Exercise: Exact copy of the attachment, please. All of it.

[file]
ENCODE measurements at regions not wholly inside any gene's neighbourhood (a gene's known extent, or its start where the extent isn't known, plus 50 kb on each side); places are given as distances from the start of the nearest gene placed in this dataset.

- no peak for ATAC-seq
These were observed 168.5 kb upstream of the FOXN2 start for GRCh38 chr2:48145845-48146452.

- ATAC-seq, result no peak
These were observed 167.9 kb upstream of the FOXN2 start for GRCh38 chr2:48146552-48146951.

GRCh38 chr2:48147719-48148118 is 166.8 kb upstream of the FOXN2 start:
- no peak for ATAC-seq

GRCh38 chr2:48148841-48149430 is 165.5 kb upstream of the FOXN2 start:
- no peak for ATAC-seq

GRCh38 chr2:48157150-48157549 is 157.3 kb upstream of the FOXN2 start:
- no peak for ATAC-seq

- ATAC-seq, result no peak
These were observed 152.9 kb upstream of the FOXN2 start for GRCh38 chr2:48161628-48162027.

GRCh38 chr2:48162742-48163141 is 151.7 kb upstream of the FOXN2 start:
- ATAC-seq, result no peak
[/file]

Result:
ENCODE measurements at regions not wholly inside any gene's neighbourhood (a gene's known extent, or its start where the extent isn't known, plus 50 kb on each side); places are given as distances from the start of the nearest gene placed in this dataset.

- no peak for ATAC-seq
These were observed 168.5 kb upstream of the FOXN2 start for GRCh38 chr2:48145845-48146452.

- ATAC-seq, result no peak
These were observed 167.9 kb upstream of the FOXN2 start for GRCh38 chr2:48146552-48146951.

GRCh38 chr2:48147719-48148118 is 166.8 kb upstream of the FOXN2 start:
- no peak for ATAC-seq

GRCh38 chr2:48148841-48149430 is 165.5 kb upstream of the FOXN2 start:
- no peak for ATAC-seq

GRCh38 chr2:48157150-48157549 is 157.3 kb upstream of the FOXN2 start:
- no peak for ATAC-seq

- ATAC-seq, result no peak
These were observed 152.9 kb upstream of the FOXN2 start for GRCh38 chr2:48161628-48162027.

GRCh38 chr2:48162742-48163141 is 151.7 kb upstream of the FOXN2 start:
- ATAC-seq, result no peak